The Sea Traffic Management Validati on (STM) project will contribute to a safer, more efficient and environmentally friendly mariti me sector by developing services based on informati on shared by mariti me stakeholders which is updated in real time. The STM concept is a shared informati on environment with the underlying rati onale that bett er overall decisions can be taken which will in turn result in increased effi ciency and improved safety. The STM led by the Swedish Mariti me Administration, has a total budget of approximately US$50.5 million, of which is 50% co-financed by the EU transport fund Connecti ng Europe Facility/Motorways of the Sea and covers the period 2015-2018. More than 50 partners from 13 countries are involved in the project. The project will demonstrate the STM concept by using it in two large-scale test beds: one in the Nordic and one in the Mediterranean Seas. The test beds encompass around 300 vessels, 13 ports and fi ve shore-based service centres.
The past 65 years have brought significant changes to China’s economic and political landscape and the Chinese society at large, influencing the degree to which China’s ports are centrally governed. This paper explains the early stages of port organization which saw port governance centralized, and which has since been succeeded by a stage in which broader economic policies have increasing impact.
For three decades port governance reform has been a strategy adopted by governments around the world to achieve various goals, such as improving efficiency, encouraging private investments, and reducing governments’ financial burden. Following commercialization and corporatization of port authorities in 1990s, six major Australian ports have been privatized from 2011, including the Port of Brisbane, Port Botany, Port Kembla, the Port of Newcastle, the Port of Darwin and the Port of Melbourne. The main drivers for the privatization include the government’s policy of recycling capital for funding other infrastructure projects, the budgetary goal of reducing state governments’ debts, and seeking growth in private investments in public infrastructure.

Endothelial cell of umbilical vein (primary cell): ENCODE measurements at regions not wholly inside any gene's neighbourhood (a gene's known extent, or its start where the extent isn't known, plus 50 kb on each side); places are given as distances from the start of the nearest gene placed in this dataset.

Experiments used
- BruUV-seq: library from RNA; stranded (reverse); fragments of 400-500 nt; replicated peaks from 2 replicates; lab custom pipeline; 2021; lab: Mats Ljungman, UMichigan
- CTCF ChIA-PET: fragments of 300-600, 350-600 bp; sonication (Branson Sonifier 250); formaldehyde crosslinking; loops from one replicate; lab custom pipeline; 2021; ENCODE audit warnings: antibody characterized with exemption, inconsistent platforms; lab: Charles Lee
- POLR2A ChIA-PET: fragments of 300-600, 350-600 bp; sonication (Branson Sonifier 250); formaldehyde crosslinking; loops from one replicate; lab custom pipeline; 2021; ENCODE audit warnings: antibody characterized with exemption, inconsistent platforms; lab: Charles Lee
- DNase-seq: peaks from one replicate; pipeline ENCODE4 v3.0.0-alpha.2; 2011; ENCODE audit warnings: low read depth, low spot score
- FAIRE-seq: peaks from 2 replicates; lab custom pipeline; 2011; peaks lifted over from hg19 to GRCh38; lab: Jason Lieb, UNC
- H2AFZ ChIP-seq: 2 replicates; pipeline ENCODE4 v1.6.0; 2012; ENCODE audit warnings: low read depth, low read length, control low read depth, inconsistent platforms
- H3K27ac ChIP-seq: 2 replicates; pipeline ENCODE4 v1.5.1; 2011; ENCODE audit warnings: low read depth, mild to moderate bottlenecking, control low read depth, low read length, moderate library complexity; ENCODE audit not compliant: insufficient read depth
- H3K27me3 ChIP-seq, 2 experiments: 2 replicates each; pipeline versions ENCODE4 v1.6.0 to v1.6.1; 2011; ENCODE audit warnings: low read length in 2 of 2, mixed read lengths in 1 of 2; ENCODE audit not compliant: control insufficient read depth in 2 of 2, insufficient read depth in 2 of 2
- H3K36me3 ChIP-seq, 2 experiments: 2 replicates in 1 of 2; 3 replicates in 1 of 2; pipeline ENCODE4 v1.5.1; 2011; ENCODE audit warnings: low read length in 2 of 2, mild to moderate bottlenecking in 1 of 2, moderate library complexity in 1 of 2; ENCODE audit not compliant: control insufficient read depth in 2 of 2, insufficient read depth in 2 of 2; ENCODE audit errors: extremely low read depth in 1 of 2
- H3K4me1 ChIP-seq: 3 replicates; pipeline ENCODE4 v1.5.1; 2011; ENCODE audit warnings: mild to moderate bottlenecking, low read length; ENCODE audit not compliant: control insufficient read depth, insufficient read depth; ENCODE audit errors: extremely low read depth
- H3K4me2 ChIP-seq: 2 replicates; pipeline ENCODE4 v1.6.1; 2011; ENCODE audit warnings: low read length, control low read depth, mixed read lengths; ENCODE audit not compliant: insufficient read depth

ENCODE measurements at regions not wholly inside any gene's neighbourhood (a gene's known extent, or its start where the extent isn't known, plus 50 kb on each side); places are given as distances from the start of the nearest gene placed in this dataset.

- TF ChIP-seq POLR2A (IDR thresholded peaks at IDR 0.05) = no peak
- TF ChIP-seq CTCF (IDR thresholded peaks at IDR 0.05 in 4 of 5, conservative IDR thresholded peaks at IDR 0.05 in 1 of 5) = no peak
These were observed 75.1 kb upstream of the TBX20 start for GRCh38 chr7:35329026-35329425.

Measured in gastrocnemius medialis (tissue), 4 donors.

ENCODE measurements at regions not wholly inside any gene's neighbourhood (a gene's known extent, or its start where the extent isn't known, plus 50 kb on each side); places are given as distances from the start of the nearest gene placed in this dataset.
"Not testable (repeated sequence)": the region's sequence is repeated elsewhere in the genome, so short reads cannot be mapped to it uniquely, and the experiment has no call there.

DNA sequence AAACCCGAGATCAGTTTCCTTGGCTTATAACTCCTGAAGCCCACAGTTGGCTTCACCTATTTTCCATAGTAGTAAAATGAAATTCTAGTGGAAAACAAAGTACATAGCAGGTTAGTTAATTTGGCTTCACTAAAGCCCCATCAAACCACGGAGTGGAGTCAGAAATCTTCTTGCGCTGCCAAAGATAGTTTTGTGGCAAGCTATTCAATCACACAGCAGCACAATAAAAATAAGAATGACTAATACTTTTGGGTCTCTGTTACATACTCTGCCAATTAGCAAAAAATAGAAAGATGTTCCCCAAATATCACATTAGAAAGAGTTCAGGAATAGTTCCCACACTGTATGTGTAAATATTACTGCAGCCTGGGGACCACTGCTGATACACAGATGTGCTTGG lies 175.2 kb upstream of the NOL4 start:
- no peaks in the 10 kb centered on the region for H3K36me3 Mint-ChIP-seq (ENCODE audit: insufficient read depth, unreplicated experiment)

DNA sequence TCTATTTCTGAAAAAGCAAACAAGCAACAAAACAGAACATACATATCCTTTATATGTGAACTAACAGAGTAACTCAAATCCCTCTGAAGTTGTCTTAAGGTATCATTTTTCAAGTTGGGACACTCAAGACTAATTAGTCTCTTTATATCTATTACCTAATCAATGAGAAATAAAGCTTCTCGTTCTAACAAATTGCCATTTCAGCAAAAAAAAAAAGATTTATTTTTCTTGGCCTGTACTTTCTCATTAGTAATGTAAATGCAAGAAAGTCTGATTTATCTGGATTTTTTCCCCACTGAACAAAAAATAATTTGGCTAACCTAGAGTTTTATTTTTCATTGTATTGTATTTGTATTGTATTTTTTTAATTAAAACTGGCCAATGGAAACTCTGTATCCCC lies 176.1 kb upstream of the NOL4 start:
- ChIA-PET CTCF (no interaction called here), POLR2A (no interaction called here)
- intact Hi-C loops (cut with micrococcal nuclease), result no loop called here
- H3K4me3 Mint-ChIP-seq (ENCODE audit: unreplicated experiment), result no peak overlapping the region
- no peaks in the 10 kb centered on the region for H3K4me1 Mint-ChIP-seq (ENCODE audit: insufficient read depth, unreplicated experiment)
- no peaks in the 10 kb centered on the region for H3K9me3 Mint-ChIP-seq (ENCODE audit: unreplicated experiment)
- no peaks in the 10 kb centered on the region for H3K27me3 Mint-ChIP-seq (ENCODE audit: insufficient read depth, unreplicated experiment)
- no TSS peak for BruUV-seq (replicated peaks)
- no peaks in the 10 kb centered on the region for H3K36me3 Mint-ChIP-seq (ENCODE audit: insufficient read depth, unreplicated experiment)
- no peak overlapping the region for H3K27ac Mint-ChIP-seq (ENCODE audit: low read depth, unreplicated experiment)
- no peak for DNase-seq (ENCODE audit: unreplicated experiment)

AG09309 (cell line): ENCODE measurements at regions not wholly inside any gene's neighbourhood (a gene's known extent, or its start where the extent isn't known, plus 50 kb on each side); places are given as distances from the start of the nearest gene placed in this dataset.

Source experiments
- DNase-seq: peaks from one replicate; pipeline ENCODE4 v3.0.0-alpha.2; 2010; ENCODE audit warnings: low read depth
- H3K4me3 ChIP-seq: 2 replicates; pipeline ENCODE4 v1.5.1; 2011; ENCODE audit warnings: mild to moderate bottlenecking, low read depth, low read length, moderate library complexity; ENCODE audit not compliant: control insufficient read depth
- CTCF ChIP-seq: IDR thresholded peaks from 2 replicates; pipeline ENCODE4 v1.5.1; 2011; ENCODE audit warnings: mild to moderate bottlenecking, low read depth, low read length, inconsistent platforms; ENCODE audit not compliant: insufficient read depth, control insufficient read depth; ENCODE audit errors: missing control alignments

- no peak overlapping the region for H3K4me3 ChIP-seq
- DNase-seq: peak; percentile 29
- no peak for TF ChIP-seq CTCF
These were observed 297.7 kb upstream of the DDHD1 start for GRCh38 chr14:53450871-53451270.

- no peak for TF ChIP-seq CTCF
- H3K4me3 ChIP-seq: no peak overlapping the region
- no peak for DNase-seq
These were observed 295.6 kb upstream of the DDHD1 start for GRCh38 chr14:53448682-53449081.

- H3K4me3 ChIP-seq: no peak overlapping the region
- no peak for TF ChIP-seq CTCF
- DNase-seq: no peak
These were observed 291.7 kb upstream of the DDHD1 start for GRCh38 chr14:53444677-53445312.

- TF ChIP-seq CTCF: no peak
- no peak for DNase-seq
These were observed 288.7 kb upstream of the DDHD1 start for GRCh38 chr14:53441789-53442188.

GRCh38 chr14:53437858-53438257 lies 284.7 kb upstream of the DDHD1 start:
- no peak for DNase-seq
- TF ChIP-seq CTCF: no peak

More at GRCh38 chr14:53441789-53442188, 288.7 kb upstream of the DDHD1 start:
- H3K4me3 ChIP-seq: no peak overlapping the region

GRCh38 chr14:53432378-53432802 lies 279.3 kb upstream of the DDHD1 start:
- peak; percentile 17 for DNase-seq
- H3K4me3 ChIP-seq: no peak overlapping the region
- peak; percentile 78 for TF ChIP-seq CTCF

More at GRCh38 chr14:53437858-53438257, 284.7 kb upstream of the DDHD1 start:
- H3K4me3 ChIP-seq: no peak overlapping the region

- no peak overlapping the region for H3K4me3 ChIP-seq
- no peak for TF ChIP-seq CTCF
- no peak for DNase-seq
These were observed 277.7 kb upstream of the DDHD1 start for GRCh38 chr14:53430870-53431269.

Containerships continue to grow in size, as evidenced by MOL’s recent order for 22,000 TEU megaships, carriers, shippers, ports, and governments are beginning to ramp-up orders to deal with the financial, logistical and legal ramifications of such ships. Much as carriers and shippers need to work as partners in moving cargo so each side earns a profit and reliability of vessel schedules remains a joint priority, ports and port operators also need to be brought into the same equation. The larger vessels employed today bring an incredibly complex choreography with them into each port; just last week in the Port of Los Angeles, the Maersk Evora loaded and unloaded a record total of 24,846 TEUs between October 17-22, 2017 which Maersk is claiming is a new world record for a single port call. It’s more than just loading and unloading boxes: One needs to visualize the planning needed to coordinate the rail, trucking, chassis availabiliti es and customs documentation.
The size of container ships has risen significantly in recent years and it is projected that even larger ships will call at US ports in future. Although these huge containerships bring many benefits for shipping companies such as economies of scale, they present challenges for ports such as the requirment for deeper channels and larger cranes. Research into solutions for container storage is presented in this paper.
Able Seaton Port is located on the northeast coast of England and lies at the head of Seaton Channel, a tributary of the River Tees which in turn faces onto the North Sea. The facility was purchased by its current owners in 1996, and since that time Able UK Limited has extensively developed the site to provide new heavy-duty quays as well as new workshops and offices. Permitted uses have also been extended, through a complex planning process, to enable, among other things, the decommissioning of marine structures and vessels. Its geographical location, and planning status, has enabled Able to provide, in particular, on-shore decommissioning services for redundant North Sea oil rigs.